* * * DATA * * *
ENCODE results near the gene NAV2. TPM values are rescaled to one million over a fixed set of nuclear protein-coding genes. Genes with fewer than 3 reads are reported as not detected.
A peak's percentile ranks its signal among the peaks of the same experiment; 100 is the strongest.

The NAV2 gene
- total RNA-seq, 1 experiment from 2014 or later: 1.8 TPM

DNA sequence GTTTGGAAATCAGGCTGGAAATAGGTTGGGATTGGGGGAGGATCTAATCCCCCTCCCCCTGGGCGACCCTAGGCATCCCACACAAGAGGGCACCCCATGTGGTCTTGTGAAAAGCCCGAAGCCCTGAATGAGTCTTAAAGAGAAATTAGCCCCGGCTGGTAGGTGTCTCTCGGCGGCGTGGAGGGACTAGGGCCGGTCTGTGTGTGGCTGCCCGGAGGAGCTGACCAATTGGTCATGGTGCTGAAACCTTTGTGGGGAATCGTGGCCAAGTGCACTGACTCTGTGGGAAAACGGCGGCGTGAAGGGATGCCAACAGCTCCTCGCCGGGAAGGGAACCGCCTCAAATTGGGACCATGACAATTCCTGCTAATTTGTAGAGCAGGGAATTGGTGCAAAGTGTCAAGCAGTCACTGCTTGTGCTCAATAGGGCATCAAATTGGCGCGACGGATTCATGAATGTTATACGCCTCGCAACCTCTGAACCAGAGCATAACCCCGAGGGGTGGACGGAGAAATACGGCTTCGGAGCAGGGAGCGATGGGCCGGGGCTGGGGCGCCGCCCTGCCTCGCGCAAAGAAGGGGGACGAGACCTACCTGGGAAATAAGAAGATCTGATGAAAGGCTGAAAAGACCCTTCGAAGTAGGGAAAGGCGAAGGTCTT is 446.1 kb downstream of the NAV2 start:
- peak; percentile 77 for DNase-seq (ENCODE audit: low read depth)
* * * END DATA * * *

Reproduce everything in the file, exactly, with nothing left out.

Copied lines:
ENCODE results near the gene NAV2. TPM values are rescaled to one million over a fixed set of nuclear protein-coding genes. Genes with fewer than 3 reads are reported as not detected.
A peak's percentile ranks its signal among the peaks of the same experiment; 100 is the strongest.

The NAV2 gene
- total RNA-seq, 1 experiment from 2014 or later: 1.8 TPM

DNA sequence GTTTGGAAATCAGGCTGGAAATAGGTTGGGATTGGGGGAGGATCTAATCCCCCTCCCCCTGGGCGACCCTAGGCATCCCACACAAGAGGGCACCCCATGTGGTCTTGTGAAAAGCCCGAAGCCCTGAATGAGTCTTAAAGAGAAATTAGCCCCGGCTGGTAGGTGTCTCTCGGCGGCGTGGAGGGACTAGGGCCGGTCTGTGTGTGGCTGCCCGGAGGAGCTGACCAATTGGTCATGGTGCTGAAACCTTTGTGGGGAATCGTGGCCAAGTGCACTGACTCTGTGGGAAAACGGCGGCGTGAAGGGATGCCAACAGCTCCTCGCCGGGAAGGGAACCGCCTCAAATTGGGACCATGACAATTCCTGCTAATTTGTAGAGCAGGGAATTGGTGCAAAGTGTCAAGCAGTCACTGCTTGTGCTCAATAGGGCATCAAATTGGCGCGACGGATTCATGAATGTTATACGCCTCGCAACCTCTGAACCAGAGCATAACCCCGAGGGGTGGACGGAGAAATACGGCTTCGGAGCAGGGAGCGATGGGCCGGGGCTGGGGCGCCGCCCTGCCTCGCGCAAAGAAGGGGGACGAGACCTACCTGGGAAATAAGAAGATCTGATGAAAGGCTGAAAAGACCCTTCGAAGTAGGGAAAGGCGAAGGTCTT is 446.1 kb downstream of the NAV2 start:
- peak; percentile 77 for DNase-seq (ENCODE audit: low read depth)